While the unemployment rates in both red and blue areas across the United States are roughly equal, they differ widely on other variables — and those traits factored into how those metro areas voted in the 2016 election, according to news reports Wednesday.
The attributes of higher education, household income, cost of living, non-routine jobs, and projected job growth are greatly interrelated and are associated with voting Democratic, The New York Times reports.
For instance, bluer metros have more residents with college degrees: the 10 largest metros with the highest educational attainment voted for Hillary Clinton by as much as 10 points in 2016.
However, red America did slightly better overall last year, because of job growth in manufacturing and other goods-producing sectors, the Times reports.
But home values are not rising as strongly in red areas, because they have a higher share of prime-age adults who are not in the labor force and, therefore, are not counted in the unemployment rate.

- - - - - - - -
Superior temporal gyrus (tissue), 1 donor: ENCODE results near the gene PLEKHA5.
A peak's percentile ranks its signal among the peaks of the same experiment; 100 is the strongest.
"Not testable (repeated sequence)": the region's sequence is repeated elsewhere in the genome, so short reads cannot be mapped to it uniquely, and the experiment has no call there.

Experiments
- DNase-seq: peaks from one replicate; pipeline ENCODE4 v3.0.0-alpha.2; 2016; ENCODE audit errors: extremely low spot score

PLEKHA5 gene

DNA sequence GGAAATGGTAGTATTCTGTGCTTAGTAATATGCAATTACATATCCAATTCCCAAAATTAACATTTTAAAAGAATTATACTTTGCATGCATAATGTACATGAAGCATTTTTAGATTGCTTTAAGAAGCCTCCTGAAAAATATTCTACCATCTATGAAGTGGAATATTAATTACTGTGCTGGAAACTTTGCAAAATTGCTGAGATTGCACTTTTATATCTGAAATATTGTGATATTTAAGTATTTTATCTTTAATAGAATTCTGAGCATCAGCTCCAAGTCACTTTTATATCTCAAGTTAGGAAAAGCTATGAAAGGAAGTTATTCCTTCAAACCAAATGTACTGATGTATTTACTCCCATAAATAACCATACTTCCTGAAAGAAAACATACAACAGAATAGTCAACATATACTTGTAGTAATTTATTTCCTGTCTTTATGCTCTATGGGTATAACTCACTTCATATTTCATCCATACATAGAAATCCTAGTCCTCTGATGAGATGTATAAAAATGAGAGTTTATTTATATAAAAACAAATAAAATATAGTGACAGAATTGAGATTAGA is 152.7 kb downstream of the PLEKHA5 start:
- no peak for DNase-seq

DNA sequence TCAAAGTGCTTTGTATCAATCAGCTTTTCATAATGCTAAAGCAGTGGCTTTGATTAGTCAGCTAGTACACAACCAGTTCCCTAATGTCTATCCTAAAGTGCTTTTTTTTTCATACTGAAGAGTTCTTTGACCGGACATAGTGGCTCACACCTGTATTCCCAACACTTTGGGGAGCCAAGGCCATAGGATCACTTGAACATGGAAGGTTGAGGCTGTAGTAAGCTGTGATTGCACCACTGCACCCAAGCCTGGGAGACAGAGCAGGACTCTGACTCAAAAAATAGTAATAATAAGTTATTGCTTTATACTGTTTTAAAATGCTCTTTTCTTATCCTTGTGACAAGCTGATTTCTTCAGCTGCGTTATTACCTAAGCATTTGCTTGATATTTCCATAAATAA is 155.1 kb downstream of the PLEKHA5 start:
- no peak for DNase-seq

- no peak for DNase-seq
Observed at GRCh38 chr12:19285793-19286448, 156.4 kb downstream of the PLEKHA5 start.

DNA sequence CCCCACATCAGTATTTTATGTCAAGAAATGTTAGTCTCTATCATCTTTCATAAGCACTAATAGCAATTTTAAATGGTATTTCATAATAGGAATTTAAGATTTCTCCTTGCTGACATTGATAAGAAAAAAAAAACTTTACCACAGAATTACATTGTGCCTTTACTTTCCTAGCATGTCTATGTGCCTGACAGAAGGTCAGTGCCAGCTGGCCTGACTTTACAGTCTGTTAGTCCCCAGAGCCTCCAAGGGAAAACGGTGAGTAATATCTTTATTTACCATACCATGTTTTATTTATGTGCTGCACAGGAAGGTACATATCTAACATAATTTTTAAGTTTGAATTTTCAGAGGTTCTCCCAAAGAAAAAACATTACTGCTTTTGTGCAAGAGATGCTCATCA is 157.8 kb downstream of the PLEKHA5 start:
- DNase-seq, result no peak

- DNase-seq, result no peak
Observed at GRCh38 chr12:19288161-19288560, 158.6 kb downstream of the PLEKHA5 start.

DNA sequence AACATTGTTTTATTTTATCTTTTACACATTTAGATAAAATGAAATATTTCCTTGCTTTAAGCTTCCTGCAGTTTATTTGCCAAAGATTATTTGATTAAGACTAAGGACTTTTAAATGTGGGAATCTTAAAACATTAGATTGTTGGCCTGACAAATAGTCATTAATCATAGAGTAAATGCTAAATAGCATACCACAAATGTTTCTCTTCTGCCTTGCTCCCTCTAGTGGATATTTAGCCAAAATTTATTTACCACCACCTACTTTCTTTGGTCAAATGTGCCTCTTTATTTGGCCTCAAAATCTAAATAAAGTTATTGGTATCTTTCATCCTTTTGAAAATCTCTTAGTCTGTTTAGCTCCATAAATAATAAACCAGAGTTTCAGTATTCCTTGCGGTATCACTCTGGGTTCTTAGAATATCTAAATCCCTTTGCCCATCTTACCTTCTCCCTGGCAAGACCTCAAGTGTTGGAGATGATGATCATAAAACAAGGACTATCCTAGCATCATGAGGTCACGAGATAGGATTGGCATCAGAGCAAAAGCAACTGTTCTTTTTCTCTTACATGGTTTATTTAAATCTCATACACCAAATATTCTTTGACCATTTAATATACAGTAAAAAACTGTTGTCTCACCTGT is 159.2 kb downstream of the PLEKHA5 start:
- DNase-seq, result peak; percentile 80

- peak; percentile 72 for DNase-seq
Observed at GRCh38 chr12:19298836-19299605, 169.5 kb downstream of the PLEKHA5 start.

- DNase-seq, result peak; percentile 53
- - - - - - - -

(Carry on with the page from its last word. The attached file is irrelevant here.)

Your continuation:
Some metro areas, however, are not as easily defined by their local economics, the Times reports.
For instance, Colorado Springs, Colorado, and the Provo-Orem area in Utah, have education levels and a workplace mix that more resembles blue metros but residents voted heavily for Republican Donald Trump in 2016.
In addition, Stockton, California, and El Paso, Texas, mirror red metros economically but voted for Clinton.
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